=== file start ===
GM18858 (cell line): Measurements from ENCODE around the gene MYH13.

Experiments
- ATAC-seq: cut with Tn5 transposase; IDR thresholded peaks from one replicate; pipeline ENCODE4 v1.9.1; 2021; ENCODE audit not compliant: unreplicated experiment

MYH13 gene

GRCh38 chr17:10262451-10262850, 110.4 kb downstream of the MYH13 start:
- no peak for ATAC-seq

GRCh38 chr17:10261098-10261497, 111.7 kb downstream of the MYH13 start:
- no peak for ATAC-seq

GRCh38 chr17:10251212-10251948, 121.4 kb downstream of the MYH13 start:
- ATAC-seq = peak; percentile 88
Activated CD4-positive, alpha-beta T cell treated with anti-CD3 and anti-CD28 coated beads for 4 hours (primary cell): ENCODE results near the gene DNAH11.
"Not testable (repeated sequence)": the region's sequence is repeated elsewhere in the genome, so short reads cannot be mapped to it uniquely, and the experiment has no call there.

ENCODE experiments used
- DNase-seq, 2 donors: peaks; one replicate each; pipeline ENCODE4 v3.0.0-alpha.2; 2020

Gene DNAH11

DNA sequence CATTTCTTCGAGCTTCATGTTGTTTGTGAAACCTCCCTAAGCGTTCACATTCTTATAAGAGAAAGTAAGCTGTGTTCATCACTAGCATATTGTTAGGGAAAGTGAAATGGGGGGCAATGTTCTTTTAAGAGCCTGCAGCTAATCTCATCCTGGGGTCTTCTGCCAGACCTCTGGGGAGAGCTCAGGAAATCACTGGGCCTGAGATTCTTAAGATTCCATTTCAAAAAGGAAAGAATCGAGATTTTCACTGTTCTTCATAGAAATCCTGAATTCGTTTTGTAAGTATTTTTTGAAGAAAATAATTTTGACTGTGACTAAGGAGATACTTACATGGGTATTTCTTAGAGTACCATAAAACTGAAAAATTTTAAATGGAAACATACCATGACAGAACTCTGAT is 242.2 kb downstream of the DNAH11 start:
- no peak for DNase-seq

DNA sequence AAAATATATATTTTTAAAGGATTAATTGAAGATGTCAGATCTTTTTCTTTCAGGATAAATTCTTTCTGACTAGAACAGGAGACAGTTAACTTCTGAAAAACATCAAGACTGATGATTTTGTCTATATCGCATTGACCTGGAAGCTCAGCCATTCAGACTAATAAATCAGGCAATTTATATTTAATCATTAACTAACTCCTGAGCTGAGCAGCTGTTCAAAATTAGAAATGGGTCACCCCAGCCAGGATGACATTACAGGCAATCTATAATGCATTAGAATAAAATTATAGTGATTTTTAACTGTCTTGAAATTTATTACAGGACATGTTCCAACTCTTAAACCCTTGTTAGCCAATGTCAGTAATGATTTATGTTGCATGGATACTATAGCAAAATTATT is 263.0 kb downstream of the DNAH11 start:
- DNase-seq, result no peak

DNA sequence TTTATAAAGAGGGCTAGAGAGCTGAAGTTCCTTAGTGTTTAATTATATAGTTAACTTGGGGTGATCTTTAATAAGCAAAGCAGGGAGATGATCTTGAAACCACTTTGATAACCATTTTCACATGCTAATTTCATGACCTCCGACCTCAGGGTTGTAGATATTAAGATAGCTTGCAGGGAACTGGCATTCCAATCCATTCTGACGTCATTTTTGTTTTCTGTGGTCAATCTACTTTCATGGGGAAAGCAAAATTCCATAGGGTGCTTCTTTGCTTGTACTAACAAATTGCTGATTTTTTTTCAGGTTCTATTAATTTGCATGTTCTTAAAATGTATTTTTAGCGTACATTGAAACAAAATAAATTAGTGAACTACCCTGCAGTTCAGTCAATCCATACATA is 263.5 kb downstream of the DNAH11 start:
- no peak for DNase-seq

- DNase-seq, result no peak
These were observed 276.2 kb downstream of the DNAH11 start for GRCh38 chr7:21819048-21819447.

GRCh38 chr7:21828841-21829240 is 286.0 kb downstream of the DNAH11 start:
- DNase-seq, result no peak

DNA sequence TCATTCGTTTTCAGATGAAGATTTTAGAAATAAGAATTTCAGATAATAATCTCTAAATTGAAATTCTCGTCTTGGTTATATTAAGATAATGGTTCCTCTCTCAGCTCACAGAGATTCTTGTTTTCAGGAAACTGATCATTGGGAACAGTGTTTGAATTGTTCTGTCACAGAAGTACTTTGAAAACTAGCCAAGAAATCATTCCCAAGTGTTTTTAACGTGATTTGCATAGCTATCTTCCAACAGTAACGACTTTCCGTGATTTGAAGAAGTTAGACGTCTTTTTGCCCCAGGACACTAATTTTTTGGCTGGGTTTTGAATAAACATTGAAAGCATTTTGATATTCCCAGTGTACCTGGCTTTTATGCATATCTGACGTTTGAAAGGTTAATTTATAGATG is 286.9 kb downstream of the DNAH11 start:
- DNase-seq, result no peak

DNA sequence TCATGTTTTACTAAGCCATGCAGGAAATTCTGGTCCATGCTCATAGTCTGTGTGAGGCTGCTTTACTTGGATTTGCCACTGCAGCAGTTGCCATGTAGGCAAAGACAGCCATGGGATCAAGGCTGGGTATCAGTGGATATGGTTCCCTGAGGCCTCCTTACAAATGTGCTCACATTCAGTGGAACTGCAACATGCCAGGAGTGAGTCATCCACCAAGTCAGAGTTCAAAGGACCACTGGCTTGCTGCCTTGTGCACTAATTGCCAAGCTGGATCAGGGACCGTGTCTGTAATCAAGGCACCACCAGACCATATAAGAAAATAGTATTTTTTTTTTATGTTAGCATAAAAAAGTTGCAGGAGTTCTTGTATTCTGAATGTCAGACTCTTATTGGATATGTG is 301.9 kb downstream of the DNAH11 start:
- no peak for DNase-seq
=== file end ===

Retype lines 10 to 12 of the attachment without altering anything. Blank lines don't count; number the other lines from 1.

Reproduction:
- ATAC-seq = peak; percentile 88
Activated CD4-positive, alpha-beta T cell treated with anti-CD3 and anti-CD28 coated beads for 4 hours (primary cell): ENCODE results near the gene DNAH11.
"Not testable (repeated sequence)": the region's sequence is repeated elsewhere in the genome, so short reads cannot be mapped to it uniquely, and the experiment has no call there.